About three in five IRA accounts are in what financial professionals call an “extreme” position by being overly weighted toward one type of investment, according to an Employee Benefit Research Institute study.

The study looked at IRAs to determine whether they have less than 10 percent or more than 90 percent in a particular investment category, including stocks, bonds or money market funds.

It found that 24 percent have less than 10 percent of their investments in stocks or stock funds, while 36 percent have more than 90 percent of their investments in those areas. Meanwhile, 19 percent had more than 90 percent in bonds and money market funds.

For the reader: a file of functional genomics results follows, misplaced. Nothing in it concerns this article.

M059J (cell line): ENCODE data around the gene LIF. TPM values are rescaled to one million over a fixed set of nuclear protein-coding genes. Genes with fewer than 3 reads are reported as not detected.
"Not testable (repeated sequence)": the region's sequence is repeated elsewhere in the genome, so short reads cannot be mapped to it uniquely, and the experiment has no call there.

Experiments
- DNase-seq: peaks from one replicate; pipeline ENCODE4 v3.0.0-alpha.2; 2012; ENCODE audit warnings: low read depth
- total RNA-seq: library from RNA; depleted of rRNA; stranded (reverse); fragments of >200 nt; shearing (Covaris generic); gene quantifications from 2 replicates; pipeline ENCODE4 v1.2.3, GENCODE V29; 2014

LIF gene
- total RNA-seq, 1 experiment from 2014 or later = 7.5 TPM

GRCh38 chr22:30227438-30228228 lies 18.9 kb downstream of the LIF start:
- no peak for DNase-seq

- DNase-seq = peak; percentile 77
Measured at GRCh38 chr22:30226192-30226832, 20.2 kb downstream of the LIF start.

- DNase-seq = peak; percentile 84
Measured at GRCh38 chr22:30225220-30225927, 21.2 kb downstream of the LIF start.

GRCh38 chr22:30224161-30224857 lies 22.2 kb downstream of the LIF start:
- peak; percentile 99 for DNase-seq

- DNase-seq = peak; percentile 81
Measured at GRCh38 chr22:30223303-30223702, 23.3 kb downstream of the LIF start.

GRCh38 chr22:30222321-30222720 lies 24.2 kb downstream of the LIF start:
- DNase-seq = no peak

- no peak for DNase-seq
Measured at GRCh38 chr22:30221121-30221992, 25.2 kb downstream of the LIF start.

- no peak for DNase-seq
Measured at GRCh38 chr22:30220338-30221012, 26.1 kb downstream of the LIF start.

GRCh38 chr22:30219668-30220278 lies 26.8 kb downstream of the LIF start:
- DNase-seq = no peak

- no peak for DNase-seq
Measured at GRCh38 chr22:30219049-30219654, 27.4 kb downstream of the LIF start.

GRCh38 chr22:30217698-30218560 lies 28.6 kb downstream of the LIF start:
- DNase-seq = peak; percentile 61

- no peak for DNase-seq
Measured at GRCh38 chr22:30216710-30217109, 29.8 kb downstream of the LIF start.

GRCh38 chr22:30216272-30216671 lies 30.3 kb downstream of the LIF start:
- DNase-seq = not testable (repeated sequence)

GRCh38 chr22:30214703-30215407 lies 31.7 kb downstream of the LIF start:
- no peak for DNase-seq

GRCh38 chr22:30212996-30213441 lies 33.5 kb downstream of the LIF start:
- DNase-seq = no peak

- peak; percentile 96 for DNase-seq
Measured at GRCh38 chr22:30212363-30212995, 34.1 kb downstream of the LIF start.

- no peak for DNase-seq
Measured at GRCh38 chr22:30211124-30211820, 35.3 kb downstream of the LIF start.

The overall allocation of those accounts was 52 percent stock, 10 percent balanced funds, 15 percent bonds, 13 percent money market funds and the rest in other assets.

It found little difference by gender but perhaps predictably older investors tended to have lower allocations to stocks. There also was a difference by type of IRA, with Roth-style investors tending to have more of their money in stocks.